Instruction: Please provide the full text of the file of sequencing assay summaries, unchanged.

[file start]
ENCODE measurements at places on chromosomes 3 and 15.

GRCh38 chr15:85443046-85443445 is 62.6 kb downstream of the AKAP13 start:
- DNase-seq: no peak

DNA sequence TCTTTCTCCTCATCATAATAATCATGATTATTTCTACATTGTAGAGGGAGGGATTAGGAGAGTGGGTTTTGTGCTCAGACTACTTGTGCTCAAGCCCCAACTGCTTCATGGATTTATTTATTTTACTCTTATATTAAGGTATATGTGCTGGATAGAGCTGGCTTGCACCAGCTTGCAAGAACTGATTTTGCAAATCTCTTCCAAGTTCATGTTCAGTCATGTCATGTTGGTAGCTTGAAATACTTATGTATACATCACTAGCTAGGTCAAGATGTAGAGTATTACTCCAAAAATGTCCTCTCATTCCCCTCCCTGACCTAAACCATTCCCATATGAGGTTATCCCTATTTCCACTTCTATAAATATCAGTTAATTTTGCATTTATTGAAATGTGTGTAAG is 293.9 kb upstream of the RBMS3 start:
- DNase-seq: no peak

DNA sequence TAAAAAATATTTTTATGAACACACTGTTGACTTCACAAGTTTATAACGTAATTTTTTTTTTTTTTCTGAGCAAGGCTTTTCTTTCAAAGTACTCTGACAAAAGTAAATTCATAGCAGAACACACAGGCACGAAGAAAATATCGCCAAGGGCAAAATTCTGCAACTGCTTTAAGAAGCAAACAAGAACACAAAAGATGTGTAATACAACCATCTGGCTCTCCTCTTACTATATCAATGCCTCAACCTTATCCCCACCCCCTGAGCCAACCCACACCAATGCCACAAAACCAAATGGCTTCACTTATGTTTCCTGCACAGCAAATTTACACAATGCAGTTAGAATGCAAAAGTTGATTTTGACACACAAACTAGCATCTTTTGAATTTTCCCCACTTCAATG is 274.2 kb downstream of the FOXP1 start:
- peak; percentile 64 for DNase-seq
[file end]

ENCODE measurements at places on chromosomes 3 and 15.

GRCh38 chr15:85443046-85443445 is 62.6 kb downstream of the AKAP13 start:
- DNase-seq: no peak

DNA sequence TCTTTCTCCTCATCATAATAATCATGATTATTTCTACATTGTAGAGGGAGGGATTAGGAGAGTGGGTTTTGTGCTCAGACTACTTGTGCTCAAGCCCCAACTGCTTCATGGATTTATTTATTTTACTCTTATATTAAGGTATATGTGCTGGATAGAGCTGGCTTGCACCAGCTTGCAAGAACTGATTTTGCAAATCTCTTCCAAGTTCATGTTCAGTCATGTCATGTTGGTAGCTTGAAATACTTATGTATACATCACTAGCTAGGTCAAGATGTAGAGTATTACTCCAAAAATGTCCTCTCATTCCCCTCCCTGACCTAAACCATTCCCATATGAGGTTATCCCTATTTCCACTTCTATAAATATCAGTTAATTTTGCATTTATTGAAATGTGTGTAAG is 293.9 kb upstream of the RBMS3 start:
- DNase-seq: no peak

DNA sequence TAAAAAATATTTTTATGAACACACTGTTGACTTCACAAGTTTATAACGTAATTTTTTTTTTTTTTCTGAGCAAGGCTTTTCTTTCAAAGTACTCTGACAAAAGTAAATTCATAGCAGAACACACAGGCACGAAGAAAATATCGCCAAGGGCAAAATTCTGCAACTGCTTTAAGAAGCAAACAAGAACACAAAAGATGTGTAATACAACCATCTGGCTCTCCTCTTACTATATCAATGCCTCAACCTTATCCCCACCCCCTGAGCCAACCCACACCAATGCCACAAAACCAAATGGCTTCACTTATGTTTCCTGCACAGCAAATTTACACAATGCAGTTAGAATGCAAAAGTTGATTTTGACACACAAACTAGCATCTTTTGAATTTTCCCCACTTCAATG is 274.2 kb downstream of the FOXP1 start:
- peak; percentile 64 for DNase-seq